what misty fies me is how houses are built today with 2 or even 4 windows per room. why is this? i guess it is for natural lighting.
Modern windows have awesome radiation barriers - which is how most of the heat will get in (assuming there's no air leaks) There's a cool display at home depot using two radiometer globes (radiant heat makes them spin), some glass and a halogen light bulb - one with old window glass, and the other that's filtered. The difference in amazing
If your windows aren't like this (like most people's), the insulation idea is a pretty good idea. Just make it removable in case of a fire. Adding an attic fan also helps out a whole lot
Time is the best teacher. Unfortunately it kills all its students.
window displays at the depot generally show best case scenario. theres no such thing as a window thats as good as a well insulated wall (as in not having a window). perhaps on the space shuttle or other extreme concept. but not in a house. its just not practical.
there may be modern windows that are well insulated compared to old single pane windows, i cannot argue that fact. but there isn't an actual "well insulated" window. the very nature of a window means it can't be well insulated.
there is generally 3 types of heat transfer. radiation is only 1 of the3 convection and conduction are the other 2. so a radiation display at the depot would only adress 1 of the 3 ways heat and cold gets through windows.
i cut my electric bill by a solid $75 a month just by covering the windows with 4 inch of styrofoam. and i have those double pane agron or whatever filled windows with DIY limo black solar tint on the outside. still i got a $75 a month savings.
besides windows, theres tonnes of things one can do to save electricity, power and gas. when you brush yer teeth or wash yer hands, the water that goes down the sink drain is wasted. its basically clean waste water. why not plumb that water into you're toilets charge tank? could also save the shower water for the same purpose. shower water and sink water is clean waste water and would work well for flushing a toilet. so would the waste water from a washing machine.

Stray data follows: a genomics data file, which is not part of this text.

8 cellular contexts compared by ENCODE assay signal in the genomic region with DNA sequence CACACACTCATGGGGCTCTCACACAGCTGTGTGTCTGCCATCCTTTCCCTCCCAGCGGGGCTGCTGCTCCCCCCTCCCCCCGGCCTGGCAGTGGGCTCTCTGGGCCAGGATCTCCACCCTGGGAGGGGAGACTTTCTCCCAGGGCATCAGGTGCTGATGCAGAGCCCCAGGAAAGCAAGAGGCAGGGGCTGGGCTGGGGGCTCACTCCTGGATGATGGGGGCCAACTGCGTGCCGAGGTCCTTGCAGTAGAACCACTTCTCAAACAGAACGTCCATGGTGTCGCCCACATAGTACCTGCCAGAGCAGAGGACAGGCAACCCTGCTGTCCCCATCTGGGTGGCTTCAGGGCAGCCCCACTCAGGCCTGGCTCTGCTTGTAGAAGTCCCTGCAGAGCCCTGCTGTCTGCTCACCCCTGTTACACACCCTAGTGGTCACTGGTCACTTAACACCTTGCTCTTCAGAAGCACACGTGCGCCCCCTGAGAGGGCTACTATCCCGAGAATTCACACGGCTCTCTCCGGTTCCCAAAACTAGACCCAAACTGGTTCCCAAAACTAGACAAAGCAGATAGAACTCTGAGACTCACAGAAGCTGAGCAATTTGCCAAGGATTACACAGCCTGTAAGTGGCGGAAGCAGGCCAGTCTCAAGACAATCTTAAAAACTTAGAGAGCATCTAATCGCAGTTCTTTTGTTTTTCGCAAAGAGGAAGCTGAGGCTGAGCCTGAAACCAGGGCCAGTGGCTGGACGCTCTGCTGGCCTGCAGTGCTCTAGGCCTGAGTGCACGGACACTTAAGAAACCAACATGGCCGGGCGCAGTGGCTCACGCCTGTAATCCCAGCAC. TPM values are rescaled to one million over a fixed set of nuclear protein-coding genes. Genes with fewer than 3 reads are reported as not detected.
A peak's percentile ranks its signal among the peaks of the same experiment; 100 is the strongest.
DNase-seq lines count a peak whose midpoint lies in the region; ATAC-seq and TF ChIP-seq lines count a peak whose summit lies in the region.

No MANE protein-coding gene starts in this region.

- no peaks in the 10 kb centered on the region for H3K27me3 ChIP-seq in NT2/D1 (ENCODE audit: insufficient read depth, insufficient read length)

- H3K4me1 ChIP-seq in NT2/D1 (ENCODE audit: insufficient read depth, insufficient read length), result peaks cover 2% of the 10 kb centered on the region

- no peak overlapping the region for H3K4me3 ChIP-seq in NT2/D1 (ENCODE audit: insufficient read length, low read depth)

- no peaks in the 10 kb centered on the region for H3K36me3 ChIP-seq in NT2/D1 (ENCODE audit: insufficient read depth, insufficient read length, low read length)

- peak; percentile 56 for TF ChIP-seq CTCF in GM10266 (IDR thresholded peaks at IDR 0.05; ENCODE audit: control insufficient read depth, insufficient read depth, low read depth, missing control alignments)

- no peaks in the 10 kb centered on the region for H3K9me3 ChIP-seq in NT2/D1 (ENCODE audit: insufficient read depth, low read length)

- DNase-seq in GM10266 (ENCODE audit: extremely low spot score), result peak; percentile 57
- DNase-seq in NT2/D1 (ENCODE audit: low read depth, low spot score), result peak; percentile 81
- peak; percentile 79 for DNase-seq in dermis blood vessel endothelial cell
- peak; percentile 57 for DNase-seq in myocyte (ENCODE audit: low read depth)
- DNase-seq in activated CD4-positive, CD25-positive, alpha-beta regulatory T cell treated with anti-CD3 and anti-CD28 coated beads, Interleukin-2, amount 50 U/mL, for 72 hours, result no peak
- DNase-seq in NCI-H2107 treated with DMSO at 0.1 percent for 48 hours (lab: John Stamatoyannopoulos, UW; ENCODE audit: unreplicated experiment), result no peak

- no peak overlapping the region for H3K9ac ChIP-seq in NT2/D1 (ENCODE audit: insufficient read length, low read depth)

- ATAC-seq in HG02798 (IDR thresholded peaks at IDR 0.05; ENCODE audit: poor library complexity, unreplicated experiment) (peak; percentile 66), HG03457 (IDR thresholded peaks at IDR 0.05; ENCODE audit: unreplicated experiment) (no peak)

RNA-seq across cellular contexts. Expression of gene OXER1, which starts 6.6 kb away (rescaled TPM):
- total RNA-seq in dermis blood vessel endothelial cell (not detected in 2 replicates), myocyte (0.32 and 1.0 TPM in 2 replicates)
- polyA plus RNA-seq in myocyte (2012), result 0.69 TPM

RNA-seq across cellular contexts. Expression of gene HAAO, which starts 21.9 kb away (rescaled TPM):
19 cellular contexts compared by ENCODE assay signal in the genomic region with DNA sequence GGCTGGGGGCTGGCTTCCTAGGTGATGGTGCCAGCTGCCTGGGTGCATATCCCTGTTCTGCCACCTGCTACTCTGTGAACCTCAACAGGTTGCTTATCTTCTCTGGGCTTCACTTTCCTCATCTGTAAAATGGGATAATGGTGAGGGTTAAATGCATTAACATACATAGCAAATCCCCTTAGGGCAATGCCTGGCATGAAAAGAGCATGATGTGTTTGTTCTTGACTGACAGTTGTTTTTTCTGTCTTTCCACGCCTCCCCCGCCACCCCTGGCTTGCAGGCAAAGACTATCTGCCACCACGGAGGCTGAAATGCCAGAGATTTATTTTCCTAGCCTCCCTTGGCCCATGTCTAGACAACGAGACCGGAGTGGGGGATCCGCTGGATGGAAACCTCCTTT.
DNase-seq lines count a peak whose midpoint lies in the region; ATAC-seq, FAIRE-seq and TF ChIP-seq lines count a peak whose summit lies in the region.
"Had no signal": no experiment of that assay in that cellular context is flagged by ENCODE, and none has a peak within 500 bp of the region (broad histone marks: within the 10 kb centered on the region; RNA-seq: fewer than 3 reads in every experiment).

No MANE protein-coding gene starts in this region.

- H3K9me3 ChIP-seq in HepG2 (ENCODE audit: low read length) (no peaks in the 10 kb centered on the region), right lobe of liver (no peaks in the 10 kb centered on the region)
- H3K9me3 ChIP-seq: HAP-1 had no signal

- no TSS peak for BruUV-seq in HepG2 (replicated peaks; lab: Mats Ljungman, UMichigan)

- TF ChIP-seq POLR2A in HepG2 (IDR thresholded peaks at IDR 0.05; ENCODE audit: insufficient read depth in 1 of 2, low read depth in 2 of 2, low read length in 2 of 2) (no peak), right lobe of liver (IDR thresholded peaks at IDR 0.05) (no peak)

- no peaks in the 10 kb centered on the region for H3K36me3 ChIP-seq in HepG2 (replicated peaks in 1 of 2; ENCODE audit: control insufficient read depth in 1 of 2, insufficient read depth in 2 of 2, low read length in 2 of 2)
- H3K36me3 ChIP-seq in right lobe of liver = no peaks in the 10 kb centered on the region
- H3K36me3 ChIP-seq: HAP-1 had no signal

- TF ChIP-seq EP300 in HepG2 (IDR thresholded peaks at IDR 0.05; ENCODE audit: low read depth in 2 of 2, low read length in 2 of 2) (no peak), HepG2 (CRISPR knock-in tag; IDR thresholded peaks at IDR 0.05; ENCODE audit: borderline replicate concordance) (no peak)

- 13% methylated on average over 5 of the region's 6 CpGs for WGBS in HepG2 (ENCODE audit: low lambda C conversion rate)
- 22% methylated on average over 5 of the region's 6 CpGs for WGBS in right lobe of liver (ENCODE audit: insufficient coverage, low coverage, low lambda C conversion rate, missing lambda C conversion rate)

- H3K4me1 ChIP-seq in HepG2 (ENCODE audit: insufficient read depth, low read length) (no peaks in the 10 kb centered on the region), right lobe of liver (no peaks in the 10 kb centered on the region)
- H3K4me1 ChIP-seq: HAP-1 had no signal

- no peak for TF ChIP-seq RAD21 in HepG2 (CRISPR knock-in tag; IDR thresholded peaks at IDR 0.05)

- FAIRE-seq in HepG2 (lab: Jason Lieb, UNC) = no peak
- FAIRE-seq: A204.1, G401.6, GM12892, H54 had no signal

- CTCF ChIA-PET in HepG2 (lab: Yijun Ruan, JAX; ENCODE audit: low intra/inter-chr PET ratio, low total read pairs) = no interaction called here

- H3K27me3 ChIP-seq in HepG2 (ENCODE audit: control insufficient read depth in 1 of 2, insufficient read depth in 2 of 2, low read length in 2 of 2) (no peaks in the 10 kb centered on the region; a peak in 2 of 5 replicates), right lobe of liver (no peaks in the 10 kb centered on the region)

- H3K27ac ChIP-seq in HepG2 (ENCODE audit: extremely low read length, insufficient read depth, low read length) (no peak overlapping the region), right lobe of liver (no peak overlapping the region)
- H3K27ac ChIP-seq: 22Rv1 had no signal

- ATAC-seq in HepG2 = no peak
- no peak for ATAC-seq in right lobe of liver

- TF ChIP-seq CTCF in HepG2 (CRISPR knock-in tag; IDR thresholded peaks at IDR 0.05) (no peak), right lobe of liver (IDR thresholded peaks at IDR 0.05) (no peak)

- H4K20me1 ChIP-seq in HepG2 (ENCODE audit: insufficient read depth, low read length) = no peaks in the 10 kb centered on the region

theres so many ways to save money but nobody does it. i can guarantee none of you will insulate you're windows with 4 inches of foam like i suggested. none of my friends or family have insulated their windows like mine except for my dad. but he liked it so much that he went a step farther and drywalled over 75% of the windows in his house. he also put new vinyl siding over the outside walls and covered up most of the windows.
down here in the summer there is a 30 degree temparture differential between indoors and outdoors. for you northern types the winter could see temps from 70-100 degree temparture differential from indoors to ourdoors. that means window insulation is even more important up north in the middle of winter than it is for me in the summer.
i can guarantee none of you will insulate you're windows with 4 inches of foam like i suggested.
The foam idea is actually pretty good for the SUMMER.
However, in the winter you actually want the "greenhouse effect" to warm the house. And you get that by having the sun come in through the (closed, and hopefully well insulated) windows into the room (where the sunlight bounces off things and some of that light gets converted into heat as a result). Effectively, this is a passive form of "solar heating", and it REQUIRES windows that will let light in (but stop drafts). And you prevent that from happening, when you put the foam up.